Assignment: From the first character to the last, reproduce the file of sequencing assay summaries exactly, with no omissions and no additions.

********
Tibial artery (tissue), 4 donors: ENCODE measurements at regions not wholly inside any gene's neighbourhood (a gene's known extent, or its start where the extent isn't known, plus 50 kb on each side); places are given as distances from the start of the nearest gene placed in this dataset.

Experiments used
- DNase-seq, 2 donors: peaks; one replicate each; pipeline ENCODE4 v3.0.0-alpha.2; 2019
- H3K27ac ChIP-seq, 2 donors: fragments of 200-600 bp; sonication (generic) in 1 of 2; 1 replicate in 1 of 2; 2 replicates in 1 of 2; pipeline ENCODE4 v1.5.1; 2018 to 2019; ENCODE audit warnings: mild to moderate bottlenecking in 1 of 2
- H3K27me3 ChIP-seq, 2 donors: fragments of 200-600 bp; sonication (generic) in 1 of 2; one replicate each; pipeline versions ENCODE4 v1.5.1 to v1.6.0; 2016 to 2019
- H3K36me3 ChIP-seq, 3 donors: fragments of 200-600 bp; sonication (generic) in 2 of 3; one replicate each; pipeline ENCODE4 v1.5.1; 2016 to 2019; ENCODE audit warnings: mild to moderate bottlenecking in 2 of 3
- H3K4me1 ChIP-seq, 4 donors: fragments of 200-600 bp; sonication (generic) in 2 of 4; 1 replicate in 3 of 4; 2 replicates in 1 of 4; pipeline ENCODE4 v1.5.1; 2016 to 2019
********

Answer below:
Tibial artery (tissue), 4 donors: ENCODE measurements at regions not wholly inside any gene's neighbourhood (a gene's known extent, or its start where the extent isn't known, plus 50 kb on each side); places are given as distances from the start of the nearest gene placed in this dataset.

Experiments used
- DNase-seq, 2 donors: peaks; one replicate each; pipeline ENCODE4 v3.0.0-alpha.2; 2019
- H3K27ac ChIP-seq, 2 donors: fragments of 200-600 bp; sonication (generic) in 1 of 2; 1 replicate in 1 of 2; 2 replicates in 1 of 2; pipeline ENCODE4 v1.5.1; 2018 to 2019; ENCODE audit warnings: mild to moderate bottlenecking in 1 of 2
- H3K27me3 ChIP-seq, 2 donors: fragments of 200-600 bp; sonication (generic) in 1 of 2; one replicate each; pipeline versions ENCODE4 v1.5.1 to v1.6.0; 2016 to 2019
- H3K36me3 ChIP-seq, 3 donors: fragments of 200-600 bp; sonication (generic) in 2 of 3; one replicate each; pipeline ENCODE4 v1.5.1; 2016 to 2019; ENCODE audit warnings: mild to moderate bottlenecking in 2 of 3
- H3K4me1 ChIP-seq, 4 donors: fragments of 200-600 bp; sonication (generic) in 2 of 4; 1 replicate in 3 of 4; 2 replicates in 1 of 4; pipeline ENCODE4 v1.5.1; 2016 to 2019